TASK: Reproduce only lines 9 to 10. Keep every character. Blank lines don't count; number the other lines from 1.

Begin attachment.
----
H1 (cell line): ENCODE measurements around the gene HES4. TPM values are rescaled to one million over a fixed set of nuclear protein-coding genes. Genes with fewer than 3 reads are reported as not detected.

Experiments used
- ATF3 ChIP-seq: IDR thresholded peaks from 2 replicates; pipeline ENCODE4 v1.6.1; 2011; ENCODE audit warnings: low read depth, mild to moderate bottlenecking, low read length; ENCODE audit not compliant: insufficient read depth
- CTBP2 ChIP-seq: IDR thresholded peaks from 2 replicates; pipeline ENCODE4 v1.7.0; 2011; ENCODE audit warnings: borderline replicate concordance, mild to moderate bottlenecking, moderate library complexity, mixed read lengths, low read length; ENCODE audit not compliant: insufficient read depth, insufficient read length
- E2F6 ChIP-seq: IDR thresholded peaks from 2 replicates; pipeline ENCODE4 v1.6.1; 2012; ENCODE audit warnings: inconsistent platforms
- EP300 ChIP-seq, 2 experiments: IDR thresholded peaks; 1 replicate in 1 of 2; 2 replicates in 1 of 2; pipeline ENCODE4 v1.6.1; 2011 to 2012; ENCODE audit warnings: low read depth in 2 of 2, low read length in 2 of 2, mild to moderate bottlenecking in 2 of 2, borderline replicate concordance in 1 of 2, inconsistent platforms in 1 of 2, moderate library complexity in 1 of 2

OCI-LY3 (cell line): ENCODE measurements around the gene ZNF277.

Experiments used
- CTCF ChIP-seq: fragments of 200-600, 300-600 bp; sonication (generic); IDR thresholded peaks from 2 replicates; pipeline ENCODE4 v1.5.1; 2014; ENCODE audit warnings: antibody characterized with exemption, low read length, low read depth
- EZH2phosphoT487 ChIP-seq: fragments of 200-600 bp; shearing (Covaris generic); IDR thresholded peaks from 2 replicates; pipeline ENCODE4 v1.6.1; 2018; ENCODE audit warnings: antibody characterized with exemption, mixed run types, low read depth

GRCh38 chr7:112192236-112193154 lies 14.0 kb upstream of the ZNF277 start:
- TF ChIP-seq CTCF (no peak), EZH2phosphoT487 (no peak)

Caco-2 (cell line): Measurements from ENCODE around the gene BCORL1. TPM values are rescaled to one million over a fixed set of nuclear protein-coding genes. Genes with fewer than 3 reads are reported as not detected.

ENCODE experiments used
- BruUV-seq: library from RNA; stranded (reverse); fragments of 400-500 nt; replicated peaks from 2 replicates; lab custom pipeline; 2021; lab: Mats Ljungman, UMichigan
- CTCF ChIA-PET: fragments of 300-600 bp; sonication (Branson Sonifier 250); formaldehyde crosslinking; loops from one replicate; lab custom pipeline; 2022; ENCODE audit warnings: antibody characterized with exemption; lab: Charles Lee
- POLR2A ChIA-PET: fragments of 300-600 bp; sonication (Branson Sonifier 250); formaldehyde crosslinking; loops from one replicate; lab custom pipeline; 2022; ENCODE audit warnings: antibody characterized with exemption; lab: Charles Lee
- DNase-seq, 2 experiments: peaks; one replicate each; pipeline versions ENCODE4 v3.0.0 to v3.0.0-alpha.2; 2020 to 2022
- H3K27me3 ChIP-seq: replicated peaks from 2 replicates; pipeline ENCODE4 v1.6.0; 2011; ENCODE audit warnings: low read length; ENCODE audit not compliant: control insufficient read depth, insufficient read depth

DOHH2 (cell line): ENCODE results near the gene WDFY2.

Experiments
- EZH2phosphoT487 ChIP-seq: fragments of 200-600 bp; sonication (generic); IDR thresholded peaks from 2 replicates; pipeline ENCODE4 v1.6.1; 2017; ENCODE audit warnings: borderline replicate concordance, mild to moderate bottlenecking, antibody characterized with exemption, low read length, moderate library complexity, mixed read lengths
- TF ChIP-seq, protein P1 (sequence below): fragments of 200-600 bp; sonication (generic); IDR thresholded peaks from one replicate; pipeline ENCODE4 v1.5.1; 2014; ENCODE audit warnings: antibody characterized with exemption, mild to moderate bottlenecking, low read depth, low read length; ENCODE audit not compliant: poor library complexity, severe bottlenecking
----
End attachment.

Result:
- CTCF ChIP-seq: fragments of 200-600, 300-600 bp; sonication (generic); IDR thresholded peaks from 2 replicates; pipeline ENCODE4 v1.5.1; 2014; ENCODE audit warnings: antibody characterized with exemption, low read length, low read depth
- EZH2phosphoT487 ChIP-seq: fragments of 200-600 bp; shearing (Covaris generic); IDR thresholded peaks from 2 replicates; pipeline ENCODE4 v1.6.1; 2018; ENCODE audit warnings: antibody characterized with exemption, mixed run types, low read depth